Transcriptomic and Proteomic Responses of Sweetpotato Whitefly, Bemisia tabaci, to Thiamethoxam

Nina Yang, Wen Xie, Xin Yang, Shaoli Wang, Qingjun Wu, Rumei Li, Huipeng Pan, Baiming Liu, Xiaobin Shi, Yong Fang, Baoyun Xu, Xuguo Zhou, Youjun Zhang

Research output: Contribution to journalArticlepeer-review

72 Scopus citations

Abstract

Background:The sweetpotato whitefly, Bemisia tabaci (Hemiptera: Aleyrodidae), is one of the most widely distributed agricultural pests. Although it has developed resistance to many registered insecticides including the neonicotinoid insecticide thiamethoxam, the mechanisms that regulate the resistance are poorly understood. To understand the molecular basis of thiamethoxam resistance, "omics" analyses were carried out to examine differences between resistant and susceptible B. tabaci at both transcriptional and translational levels.Results:A total of 1,338 mRNAs and 52 proteins were differentially expressed between resistant and susceptible B. tabaci. Among them, 11 transcripts had concurrent transcription and translation profiles. KEGG analysis mapped 318 and 35 differentially expressed genes and proteins, respectively, to 160 and 59 pathways (p<0.05). Thiamethoxam treatment activated metabolic pathways (e.g., drug metabolism), in which 118 transcripts were putatively linked to insecticide resistance, including up-regulated glutathione-S-transferase, UDP glucuronosyltransferase, glucosyl/glucuronosyl transferase, and cytochrome P450. Gene Ontology analysis placed these genes and proteins into protein complex, metabolic process, cellular process, signaling, and response to stimulus categories. Quantitative real-time PCR analysis validated "omics" response, and suggested a highly overexpressed P450, CYP6CX1, as a candidate molecular basis for the mechanistic study of thiamethoxam resistance in whiteflies. Finally, enzymatic activity assays showed elevated detoxification activities in the resistant B. tabaci.Conclusions:This study demonstrates the applicability of high-throughput omics tools for identifying molecular candidates related to thiamethoxam resistance in an agricultural important insect pest. In addition, transcriptomic and proteomic analyses provide a solid foundation for future functional investigations into the complex molecular mechanisms governing the neonicotinoid resistance in whiteflies.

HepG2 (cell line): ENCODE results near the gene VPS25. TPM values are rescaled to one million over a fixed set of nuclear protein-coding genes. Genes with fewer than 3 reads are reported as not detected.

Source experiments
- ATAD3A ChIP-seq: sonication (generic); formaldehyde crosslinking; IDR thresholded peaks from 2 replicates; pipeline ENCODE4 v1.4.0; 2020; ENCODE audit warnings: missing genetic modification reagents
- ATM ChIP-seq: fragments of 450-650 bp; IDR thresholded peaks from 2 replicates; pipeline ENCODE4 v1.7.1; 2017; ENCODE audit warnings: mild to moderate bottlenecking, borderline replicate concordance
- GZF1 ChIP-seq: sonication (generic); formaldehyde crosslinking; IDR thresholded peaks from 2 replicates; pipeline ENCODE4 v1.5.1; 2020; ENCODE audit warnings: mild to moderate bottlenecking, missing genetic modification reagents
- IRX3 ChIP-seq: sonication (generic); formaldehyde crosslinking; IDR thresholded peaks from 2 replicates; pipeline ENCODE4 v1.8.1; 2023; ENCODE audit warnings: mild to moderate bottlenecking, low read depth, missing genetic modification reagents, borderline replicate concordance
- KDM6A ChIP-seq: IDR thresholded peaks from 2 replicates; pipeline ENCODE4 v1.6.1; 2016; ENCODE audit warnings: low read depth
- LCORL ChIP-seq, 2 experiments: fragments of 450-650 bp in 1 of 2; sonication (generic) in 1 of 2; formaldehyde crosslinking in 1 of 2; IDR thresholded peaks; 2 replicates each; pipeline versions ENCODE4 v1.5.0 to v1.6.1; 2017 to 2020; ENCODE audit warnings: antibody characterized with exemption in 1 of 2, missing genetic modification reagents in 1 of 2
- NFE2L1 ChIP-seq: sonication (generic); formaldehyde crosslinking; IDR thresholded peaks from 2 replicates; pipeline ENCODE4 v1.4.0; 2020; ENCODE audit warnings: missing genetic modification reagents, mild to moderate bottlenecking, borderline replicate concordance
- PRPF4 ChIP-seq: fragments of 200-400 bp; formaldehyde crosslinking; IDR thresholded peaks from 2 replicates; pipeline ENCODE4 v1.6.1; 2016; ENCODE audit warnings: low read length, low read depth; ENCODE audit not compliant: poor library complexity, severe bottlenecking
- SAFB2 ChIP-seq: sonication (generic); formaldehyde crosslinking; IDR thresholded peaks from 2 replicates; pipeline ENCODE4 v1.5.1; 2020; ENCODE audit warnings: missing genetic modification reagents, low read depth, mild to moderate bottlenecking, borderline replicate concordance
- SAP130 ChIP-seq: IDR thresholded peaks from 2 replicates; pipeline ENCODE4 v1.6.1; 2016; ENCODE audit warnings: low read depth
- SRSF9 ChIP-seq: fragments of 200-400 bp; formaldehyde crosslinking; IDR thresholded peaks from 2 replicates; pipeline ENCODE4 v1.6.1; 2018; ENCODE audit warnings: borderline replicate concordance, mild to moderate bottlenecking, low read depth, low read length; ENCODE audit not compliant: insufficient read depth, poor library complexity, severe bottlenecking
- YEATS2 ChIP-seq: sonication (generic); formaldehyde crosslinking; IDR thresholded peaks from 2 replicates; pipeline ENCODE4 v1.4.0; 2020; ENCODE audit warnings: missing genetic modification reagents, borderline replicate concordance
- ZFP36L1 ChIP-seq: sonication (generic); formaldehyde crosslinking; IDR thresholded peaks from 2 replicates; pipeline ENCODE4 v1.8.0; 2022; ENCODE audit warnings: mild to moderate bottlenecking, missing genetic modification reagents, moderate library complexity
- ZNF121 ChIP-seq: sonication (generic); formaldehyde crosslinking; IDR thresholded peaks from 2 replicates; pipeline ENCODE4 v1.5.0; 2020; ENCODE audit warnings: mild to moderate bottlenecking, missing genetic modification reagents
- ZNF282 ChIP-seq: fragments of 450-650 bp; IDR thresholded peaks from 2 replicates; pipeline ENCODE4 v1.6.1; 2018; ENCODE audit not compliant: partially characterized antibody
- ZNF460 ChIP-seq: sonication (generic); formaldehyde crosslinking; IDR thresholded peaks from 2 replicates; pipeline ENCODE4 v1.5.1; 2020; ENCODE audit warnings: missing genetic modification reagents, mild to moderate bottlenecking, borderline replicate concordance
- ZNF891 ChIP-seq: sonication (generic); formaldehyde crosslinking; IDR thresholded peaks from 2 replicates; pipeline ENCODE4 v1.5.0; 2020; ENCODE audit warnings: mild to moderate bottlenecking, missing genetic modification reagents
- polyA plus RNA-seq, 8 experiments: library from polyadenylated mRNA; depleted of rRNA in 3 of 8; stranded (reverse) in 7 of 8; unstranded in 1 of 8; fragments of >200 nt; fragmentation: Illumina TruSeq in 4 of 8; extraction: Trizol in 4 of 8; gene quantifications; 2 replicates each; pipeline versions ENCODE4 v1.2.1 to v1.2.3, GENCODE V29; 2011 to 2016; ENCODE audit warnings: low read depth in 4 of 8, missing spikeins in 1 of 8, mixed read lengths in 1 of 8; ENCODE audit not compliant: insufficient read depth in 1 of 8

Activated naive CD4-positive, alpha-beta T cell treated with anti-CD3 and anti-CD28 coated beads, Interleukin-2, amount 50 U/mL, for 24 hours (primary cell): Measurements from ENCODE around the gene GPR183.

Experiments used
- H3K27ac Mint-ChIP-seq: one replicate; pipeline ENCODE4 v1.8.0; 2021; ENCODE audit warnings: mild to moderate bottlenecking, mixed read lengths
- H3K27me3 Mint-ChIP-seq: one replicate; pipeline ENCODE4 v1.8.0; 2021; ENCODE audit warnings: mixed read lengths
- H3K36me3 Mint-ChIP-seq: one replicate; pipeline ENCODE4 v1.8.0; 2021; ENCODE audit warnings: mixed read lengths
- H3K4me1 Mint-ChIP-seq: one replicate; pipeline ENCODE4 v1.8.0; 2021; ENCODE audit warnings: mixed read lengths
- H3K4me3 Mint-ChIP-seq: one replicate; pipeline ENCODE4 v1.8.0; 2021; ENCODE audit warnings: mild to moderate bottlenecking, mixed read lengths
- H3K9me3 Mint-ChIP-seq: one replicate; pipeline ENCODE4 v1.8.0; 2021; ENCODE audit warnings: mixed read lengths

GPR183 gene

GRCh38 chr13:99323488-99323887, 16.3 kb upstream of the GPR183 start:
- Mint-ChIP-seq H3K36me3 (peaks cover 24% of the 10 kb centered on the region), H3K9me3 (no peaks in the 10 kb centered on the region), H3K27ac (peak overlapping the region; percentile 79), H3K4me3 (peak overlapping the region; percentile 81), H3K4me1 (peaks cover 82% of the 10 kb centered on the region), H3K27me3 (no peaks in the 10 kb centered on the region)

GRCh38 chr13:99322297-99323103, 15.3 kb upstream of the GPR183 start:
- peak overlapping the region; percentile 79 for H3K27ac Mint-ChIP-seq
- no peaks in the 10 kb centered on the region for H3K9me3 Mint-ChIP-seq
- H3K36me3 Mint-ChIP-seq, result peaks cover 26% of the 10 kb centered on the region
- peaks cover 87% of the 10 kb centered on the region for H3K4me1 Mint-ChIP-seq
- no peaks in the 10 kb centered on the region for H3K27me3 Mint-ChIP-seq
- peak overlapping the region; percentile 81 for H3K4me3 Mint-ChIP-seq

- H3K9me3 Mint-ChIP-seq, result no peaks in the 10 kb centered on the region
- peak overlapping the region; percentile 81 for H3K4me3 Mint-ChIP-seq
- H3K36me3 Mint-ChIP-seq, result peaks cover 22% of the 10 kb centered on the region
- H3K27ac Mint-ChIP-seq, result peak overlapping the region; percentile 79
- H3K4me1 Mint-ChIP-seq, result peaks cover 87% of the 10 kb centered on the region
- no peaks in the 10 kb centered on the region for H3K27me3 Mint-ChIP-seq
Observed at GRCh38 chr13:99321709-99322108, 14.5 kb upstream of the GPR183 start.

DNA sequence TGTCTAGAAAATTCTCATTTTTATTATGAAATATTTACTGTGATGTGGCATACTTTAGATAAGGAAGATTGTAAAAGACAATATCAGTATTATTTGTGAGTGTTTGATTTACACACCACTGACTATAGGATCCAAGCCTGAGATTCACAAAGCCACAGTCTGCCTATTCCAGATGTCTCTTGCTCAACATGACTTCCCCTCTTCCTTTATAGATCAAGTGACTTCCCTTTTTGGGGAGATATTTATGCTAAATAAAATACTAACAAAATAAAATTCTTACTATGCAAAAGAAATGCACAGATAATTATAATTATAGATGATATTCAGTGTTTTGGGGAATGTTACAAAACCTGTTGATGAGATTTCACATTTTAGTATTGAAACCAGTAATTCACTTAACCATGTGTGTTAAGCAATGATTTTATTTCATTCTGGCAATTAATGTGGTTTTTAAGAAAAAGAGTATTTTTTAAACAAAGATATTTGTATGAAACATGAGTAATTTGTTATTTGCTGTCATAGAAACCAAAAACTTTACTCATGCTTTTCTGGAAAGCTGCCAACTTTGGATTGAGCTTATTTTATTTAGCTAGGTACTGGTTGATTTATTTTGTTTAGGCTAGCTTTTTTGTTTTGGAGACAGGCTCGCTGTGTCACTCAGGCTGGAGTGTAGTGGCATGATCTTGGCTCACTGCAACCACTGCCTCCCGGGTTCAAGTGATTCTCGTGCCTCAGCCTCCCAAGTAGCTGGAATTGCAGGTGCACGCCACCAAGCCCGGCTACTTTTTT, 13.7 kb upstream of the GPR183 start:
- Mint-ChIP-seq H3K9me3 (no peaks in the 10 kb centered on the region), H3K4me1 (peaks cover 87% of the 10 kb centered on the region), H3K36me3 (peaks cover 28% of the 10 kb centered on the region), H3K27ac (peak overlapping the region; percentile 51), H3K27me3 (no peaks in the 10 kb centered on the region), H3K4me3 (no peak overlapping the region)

Original languageEnglish
Article numbere61820
JournalPLoS ONE
Volume8
Issue number5
DOIs
StatePublished - May 9 2013

ASJC Scopus subject areas

  • General

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